Submission by The Professional Commons on consultation on Mechanism for Cancellation of Hawker Licenses

 In Economic Development & Economy
  1. Two weeks after the Fa Yuen Street fire incident, the Government proposed the introduction of “Mechanism for Cancellation of Hawker Licenses” in a bid to address the “safety problems” caused by fixed pitch hawker areas through strengthening the deterrent effect of law enforcement. It is simply not fair for the Administration to take advantage of the fire incident, then to pass the buck to hawkers. The Professional Commons (“The ProCommons”) opposes the policy goal of the proposed mechanism that simply cancels their licenses and removes them off the street.


  1. Furthermore, it should be stressed that the proposal only focuses on the control and regulation perspective instead of a comprehensive policy review of hawker issues. Furthermore, the Government fails to address hawkers’ difficulties that make them fall into pitfalls of existing regulation easily, as far as their daily practice is concerned. In the light of this, we oppose the proposed mechanism that leads to revocation of hawker licenses.


   The proposal: not justified

  1. The consultation paper has put forward two arguments to support the proposed policy. However, both of them are regrettably unconvincing. Detailed analysis are as follows:
    1. The main argument that the Government has put forward is that stall hawkers “persist in blatantly violating regulations despite repeated prosecutions”, given that 7,000 convicted cases in relation to licensed hawkers or assistants had been recorded, of which 28% were charged 4 times or more. However, this inference is simply not tenable, as what is represented by the prosecution figure can be the result of more frequent inspections instead of the “blatant violation of law intentionally” by stall hawkers. According to the statistics of Food and Environmental Hygiene Department, the number of convicted cases related to licensed hawker had increased from 2724 cases in 2004 by 2.5 times to 6704 cases in 2011.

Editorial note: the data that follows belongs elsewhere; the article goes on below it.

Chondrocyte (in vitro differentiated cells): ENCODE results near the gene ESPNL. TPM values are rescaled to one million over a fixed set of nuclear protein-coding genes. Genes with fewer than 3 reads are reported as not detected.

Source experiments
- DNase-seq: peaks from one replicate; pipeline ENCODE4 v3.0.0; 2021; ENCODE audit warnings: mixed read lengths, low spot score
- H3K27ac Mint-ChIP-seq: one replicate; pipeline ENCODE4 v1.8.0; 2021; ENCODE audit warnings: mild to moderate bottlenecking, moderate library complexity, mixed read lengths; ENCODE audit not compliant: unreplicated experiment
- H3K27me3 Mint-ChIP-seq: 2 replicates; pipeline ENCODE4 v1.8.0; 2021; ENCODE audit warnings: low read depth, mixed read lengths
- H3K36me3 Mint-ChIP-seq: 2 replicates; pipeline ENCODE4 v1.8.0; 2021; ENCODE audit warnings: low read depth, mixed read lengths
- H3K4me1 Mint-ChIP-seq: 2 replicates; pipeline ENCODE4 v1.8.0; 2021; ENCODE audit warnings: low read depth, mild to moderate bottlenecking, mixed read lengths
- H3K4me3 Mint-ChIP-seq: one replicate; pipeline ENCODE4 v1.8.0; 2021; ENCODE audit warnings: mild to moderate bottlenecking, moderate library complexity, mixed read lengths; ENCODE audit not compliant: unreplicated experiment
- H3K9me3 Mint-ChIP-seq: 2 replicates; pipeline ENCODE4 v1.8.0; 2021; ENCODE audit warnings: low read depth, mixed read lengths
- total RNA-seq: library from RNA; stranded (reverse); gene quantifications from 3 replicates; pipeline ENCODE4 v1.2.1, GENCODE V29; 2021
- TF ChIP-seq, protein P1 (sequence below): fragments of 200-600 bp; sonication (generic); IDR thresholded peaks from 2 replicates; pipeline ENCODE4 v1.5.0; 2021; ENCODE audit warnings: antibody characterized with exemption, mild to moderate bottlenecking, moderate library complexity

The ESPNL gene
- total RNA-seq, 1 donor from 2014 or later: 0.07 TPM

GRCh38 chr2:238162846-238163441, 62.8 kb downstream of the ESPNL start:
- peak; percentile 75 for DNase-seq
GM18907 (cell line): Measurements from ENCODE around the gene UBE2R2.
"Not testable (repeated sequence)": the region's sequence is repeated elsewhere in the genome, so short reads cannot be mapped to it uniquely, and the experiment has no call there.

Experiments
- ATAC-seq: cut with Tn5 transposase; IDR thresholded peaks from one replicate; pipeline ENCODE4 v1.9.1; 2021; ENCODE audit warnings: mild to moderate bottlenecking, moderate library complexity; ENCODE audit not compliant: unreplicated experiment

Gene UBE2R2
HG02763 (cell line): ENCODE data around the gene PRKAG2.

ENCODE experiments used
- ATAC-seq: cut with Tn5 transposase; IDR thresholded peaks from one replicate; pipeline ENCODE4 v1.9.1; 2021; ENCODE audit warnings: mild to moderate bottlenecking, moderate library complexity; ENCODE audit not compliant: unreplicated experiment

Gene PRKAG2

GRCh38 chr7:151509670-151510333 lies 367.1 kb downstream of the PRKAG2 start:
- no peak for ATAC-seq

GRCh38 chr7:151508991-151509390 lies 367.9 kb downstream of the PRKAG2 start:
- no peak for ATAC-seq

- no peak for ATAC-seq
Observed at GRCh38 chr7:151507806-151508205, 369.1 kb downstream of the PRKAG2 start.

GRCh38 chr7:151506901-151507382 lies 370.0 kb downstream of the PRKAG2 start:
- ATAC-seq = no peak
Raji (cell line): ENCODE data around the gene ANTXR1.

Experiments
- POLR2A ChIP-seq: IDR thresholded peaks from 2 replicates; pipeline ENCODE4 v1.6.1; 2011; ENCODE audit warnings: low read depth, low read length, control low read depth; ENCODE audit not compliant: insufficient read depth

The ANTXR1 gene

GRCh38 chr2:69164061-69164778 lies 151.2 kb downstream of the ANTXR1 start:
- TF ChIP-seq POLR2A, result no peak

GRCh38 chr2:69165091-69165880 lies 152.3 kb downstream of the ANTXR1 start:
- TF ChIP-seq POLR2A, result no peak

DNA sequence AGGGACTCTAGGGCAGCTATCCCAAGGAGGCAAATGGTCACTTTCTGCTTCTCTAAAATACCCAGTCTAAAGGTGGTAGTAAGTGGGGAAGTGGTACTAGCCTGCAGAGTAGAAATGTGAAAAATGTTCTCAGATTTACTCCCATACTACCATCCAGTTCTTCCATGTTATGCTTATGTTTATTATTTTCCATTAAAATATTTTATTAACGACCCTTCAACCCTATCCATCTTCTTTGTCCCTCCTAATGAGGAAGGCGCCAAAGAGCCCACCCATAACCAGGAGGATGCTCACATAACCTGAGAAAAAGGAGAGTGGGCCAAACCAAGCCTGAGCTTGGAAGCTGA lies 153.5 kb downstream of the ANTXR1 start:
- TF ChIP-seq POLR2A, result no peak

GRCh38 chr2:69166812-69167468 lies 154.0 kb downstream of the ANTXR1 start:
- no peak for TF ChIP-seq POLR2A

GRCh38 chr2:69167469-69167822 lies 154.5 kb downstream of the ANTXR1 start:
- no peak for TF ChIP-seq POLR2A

2. It is argued by the Government that “the business nature of hawkers is similar to that of market stalls”, therefore suggesting that the policy of tenancy termination mechanism of market stalls can serve as reference for what it can do to stall hawkers in the streets. However, that is not the case. The reasons are as follows:
      • Market stall operators enjoy preferential treatments but not the stall hawkers: the existing hawker policy focuses primarily on control and management of hawkers in the name of reducing public nuisance. Therefore, we do not rule out the possibility that the Government is leveraging to further restrict hawker activities by revocation of their licenses at the cost of even reducing their numbers. On the other hand, the function of the public market has long been acknowledged by the Government with even supportive measures in place. These can be seen from the improvement measures introduced by the Government in response to the comment of the Audit Commission Report, including attempted alleviation of vacancy rate by introducing businesses from service sectors. It is obvious that a relatively relaxing regulation has been enjoyed by market stalls, whereas stall hawkers are under constant suppression.
      • The consultation paper (including annex 1) provided no further detail of the acts that may cause the termination of tenancy in public market. Hence, it would be difficult to fairly assess law enforcement activities on market stalls, not to say providing useful reference for comparison.


   Endangering the livelihood of hawkers

  1. A hawker license is what we consider a business license for the hawker, as far as its nature is concerned. Hawkers are in general less educated lower-skilled labour, thus depriving them of their hawker license means also a deprivation of their only livelihood. Against this background, there should be careful policy discussion before introduction of the proposed measures. The amendment on penalties under the Driving-Offence Point System for commercial vehicle drivers was endorsed after serious and prolonged deliberation, which should be considered as a useful reference.